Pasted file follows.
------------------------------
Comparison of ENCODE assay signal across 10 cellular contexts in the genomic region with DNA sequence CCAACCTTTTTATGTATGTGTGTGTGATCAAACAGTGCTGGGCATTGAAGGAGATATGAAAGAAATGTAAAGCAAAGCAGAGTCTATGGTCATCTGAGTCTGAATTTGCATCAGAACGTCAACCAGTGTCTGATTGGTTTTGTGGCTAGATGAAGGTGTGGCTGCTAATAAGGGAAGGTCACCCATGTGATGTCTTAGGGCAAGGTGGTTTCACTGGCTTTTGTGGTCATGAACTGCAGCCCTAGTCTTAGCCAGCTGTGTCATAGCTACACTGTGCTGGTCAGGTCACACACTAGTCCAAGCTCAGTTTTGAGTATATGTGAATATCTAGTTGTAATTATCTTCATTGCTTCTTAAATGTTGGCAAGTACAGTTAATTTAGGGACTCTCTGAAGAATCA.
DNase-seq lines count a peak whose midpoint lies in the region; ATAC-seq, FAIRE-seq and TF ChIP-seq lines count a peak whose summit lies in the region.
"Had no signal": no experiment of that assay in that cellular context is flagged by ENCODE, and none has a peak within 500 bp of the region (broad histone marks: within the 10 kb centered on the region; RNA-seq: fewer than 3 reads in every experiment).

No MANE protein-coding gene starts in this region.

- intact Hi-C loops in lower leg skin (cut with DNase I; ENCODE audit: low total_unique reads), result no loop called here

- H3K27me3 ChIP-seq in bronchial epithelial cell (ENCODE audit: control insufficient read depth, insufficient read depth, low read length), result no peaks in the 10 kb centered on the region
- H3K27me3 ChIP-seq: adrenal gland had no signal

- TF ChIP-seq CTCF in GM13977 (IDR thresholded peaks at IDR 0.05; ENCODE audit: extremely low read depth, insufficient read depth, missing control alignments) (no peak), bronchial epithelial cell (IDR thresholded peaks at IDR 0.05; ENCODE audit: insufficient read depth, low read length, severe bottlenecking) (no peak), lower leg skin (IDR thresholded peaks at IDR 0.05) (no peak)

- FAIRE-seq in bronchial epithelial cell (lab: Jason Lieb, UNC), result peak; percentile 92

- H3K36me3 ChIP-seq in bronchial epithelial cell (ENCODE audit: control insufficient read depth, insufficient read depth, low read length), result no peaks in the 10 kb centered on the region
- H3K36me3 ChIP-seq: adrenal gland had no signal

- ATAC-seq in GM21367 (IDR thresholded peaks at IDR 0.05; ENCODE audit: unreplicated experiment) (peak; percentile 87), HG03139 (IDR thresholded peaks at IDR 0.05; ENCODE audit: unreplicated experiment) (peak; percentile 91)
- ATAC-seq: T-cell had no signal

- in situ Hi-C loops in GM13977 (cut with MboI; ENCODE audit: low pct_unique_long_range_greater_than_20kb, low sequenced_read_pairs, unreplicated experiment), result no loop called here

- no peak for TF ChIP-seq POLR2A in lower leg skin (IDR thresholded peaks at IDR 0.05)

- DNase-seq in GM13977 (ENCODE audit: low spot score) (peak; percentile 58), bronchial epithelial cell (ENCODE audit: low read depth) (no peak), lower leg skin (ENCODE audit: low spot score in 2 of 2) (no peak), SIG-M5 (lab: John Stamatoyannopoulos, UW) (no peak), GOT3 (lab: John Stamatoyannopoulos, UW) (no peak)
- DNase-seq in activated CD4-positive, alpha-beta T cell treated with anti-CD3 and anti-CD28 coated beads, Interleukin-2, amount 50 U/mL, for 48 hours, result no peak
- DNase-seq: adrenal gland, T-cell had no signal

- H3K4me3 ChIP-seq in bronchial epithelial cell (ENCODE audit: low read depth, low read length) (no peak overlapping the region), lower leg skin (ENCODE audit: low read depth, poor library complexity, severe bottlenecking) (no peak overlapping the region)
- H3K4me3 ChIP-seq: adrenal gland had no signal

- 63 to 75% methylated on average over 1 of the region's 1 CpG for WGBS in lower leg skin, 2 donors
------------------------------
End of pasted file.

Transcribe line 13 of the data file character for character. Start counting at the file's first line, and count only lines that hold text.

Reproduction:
- ATAC-seq: T-cell had no signal